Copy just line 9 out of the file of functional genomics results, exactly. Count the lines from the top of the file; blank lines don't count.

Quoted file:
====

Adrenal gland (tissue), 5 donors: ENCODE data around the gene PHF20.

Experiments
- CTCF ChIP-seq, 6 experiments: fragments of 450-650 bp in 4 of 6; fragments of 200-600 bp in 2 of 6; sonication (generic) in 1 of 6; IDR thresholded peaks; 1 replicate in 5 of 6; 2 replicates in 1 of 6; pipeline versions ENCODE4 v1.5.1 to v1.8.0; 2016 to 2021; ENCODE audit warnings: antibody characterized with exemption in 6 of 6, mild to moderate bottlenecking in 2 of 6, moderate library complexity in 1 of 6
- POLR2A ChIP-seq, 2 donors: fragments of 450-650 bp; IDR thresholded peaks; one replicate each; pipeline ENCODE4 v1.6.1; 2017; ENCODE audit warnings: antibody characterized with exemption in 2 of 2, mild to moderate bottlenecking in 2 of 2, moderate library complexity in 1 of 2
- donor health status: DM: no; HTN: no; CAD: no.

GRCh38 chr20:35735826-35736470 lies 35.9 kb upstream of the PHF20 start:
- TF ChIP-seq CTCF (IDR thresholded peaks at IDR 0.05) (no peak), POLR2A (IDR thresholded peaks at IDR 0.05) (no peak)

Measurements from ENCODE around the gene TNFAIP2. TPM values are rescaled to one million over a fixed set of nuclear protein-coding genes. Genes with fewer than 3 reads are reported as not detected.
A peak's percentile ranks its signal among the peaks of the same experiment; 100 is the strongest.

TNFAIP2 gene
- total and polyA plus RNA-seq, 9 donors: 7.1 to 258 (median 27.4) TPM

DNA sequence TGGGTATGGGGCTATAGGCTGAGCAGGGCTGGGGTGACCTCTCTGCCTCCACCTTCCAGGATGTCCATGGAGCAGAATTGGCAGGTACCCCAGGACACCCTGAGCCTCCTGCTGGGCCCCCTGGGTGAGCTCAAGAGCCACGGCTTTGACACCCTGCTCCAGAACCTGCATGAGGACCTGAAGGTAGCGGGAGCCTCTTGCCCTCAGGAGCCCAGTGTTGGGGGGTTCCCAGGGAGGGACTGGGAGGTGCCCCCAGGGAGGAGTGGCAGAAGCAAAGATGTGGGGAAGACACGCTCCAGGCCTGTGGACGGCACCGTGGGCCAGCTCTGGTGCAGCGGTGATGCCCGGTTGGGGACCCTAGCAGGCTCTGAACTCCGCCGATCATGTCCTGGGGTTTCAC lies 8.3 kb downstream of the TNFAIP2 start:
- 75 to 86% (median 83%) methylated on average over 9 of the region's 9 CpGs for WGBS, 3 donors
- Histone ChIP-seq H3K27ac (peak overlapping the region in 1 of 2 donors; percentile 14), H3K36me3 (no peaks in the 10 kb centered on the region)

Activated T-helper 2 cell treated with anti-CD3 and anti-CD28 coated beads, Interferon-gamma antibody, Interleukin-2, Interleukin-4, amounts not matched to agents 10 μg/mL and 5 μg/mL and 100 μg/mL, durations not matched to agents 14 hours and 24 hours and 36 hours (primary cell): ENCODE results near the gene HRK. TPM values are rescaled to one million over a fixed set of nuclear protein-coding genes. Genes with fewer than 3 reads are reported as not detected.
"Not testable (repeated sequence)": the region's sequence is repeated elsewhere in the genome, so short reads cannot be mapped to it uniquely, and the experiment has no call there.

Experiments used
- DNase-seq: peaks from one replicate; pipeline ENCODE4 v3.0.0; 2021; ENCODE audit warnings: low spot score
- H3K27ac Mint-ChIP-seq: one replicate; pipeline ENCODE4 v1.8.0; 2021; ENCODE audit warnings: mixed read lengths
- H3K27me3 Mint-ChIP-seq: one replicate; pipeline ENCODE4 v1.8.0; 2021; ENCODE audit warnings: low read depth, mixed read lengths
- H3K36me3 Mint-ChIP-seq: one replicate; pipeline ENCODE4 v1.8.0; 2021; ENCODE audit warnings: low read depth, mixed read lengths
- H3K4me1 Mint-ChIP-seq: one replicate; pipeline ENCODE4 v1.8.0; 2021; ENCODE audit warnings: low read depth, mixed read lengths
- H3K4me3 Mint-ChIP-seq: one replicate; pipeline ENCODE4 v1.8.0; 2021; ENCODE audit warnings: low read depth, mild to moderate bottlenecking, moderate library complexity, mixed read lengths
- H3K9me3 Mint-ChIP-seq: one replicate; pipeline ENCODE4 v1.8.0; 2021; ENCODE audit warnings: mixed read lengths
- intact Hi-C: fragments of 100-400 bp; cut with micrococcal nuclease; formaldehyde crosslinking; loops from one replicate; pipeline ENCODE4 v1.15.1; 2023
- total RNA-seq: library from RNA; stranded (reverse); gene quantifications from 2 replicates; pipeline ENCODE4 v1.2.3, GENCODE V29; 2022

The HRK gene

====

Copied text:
A peak's percentile ranks its signal among the peaks of the same experiment; 100 is the strongest.